Most entrepreneurs are go-getters. They need something to do with their time, be it a hobby, a new job, a role in a charitable organization, or something that will give them a purpose. Once their business is sold, some entrepreneurs find that what they once thought would be their dream of retirement turns out to be the very thing they resent. A year or so into retirement, many of our clients even come back and ask to play a role in their old business.

Another issue is that some entrepreneurs become so stressed during the closing – when they realize they’ll have nothing to do once the business sells – that they often delay the sale or back out entirely. This is because of the anxiety they get at the thought of doing “nothing” after a lifetime of work.

Luckily, there are ways to calm your nerves when selling your business. You need to realize that what happens after you sell your business needs to be planned just as much as the sale itself. You wouldn’t sell your house without knowing where you’d be moving next. The same principle applies here: Why would you sell your business without having a detailed plan about what you will do next? Answering “I will be retired” isn’t enough. You need to direct your energy toward a new passion.

If you’re preparing to sell your business and aren’t sure what you will do next, or you plan to just retire, I challenge you to spend some time answering this question: “What do I want to accomplish over the next 5, 10, or 15 years?”

The more detailed your plan for after the business sells, the better. Writing down your short-term goals, such as traveling or visiting family, as well as your long-term goals, such as learning a new language or starting a not-for-profit undertaking, will help you feel less overwhelmed as you get closer to selling your business. You can even gather information now about the different things you’d like to accomplish once your business is sold. You’ll find that a little preparation now will save you stress and anxiety about your future as you navigate through the complex process of selling your business.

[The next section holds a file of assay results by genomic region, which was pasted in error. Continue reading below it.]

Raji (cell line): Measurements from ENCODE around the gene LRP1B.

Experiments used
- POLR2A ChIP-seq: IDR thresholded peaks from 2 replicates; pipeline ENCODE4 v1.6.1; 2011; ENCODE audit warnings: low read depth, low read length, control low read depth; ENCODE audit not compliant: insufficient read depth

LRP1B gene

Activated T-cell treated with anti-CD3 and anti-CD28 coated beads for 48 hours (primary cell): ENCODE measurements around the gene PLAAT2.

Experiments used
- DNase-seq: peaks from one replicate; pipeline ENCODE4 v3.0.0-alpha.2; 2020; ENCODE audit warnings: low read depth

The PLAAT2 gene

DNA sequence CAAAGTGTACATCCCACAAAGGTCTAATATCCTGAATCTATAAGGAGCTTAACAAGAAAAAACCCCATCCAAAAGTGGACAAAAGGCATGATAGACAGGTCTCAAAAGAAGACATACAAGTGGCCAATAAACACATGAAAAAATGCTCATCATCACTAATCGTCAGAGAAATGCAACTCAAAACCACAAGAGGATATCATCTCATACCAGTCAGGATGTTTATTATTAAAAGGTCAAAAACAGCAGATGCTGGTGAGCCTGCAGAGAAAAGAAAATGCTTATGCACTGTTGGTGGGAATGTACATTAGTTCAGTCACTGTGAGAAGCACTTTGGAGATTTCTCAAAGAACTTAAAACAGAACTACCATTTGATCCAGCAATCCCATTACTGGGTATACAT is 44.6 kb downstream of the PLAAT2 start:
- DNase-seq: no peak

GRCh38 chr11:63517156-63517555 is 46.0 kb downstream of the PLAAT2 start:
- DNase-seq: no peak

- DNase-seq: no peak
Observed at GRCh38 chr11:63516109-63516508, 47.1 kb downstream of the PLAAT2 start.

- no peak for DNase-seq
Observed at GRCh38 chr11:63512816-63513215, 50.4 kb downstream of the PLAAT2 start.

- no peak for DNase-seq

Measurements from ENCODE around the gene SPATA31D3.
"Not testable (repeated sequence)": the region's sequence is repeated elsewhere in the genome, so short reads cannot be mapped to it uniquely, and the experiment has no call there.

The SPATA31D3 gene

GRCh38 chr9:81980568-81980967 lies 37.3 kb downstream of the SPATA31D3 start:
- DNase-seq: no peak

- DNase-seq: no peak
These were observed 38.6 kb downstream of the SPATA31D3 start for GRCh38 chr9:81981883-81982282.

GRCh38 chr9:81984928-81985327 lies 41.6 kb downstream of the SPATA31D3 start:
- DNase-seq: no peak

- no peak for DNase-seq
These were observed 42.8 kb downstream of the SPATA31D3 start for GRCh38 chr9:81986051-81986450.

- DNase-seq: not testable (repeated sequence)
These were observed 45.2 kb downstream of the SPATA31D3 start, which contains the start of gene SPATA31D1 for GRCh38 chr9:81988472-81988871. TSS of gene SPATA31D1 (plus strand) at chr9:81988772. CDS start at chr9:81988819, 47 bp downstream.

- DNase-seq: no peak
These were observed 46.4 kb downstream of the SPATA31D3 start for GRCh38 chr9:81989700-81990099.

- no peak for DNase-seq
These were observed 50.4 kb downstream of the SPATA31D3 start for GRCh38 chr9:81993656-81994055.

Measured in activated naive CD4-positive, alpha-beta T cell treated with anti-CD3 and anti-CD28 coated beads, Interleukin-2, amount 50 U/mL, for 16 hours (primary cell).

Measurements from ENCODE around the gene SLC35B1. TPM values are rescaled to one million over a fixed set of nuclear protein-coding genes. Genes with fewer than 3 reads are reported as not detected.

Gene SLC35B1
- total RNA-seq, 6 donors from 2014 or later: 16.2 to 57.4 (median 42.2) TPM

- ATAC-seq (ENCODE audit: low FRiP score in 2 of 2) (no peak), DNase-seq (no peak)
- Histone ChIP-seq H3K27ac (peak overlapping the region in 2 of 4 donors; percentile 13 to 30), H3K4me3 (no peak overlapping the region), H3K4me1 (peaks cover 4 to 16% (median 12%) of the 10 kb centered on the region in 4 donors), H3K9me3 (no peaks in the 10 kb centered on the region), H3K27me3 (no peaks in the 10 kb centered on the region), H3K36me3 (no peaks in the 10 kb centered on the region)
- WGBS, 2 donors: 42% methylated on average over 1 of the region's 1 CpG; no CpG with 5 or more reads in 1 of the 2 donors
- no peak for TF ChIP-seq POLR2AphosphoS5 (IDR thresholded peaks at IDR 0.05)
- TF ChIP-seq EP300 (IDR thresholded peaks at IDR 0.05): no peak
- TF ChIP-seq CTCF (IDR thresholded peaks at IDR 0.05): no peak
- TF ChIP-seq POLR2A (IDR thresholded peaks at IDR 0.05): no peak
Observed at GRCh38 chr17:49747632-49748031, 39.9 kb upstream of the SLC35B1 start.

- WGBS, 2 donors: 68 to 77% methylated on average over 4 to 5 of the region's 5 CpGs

Align Your Interests With the Buyer’s 

Your interests may provide enormous ongoing value to the business, such as recruiting, sales, marketing, or establishing key alliances. These are often difficult positions to recruit for. But, you may be talented at one or more of these roles and willing to continue to perform these for the buyer, especially if your other needs are met. 

Sellers are sometimes willing to continue to work in these positions if the role is structured to align with their lifestyle. Most retirees desire flexibility, and if a buyer can offer this to you, you may develop a win-win situation. Structuring an arrangement like this can also help the buyer retain key customers or employees. Key partners will feel more comfortable if they observe your ongoing participation in the business.

Key Points

  • Selling a business is an emotional shock to some people. It may have been a part of your life for so long that you feel empty afterward. Be prepared to deal with the loss.
  • You will find that a little preparation now will save you stress and anxiety about your future as you navigate the complex process of selling your business.

Next up: The purchase agreement.